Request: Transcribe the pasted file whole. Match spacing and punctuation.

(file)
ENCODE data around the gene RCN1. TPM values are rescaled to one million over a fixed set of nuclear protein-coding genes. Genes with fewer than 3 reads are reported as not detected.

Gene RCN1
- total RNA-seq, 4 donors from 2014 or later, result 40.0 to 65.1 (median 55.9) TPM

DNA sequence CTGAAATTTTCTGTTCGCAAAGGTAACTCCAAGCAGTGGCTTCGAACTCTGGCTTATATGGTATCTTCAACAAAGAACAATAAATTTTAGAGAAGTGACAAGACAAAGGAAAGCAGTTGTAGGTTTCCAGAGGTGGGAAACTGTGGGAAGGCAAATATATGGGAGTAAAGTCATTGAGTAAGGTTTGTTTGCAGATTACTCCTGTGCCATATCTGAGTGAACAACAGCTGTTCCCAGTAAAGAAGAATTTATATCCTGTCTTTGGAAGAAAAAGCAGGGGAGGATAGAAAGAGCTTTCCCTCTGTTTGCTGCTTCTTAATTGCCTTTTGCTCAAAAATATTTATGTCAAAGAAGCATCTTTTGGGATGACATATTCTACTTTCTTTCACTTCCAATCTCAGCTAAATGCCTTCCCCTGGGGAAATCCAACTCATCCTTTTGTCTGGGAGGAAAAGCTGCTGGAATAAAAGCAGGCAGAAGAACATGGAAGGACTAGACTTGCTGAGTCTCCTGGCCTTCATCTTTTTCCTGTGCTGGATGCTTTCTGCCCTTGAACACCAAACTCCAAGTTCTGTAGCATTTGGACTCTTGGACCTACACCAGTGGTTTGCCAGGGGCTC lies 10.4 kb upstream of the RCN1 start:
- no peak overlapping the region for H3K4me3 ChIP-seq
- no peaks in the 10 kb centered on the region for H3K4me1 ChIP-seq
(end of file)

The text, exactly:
ENCODE data around the gene RCN1. TPM values are rescaled to one million over a fixed set of nuclear protein-coding genes. Genes with fewer than 3 reads are reported as not detected.

Gene RCN1
- total RNA-seq, 4 donors from 2014 or later, result 40.0 to 65.1 (median 55.9) TPM

DNA sequence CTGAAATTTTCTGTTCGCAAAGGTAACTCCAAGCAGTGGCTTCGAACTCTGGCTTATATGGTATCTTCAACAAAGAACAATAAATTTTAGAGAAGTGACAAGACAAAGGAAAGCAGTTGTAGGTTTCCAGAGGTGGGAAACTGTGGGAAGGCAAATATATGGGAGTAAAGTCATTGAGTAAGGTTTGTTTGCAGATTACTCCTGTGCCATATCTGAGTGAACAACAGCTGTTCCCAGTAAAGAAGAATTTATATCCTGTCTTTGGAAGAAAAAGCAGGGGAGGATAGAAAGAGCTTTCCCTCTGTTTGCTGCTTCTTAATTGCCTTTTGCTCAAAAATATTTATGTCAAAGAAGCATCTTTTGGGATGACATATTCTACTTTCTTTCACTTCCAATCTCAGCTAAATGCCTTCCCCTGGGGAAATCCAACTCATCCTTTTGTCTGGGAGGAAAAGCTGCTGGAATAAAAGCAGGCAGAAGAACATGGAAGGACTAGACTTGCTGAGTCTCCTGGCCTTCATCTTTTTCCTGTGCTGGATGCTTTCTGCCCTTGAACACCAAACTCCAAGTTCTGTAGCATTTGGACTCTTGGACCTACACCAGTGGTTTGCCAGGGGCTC lies 10.4 kb upstream of the RCN1 start:
- no peak overlapping the region for H3K4me3 ChIP-seq
- no peaks in the 10 kb centered on the region for H3K4me1 ChIP-seq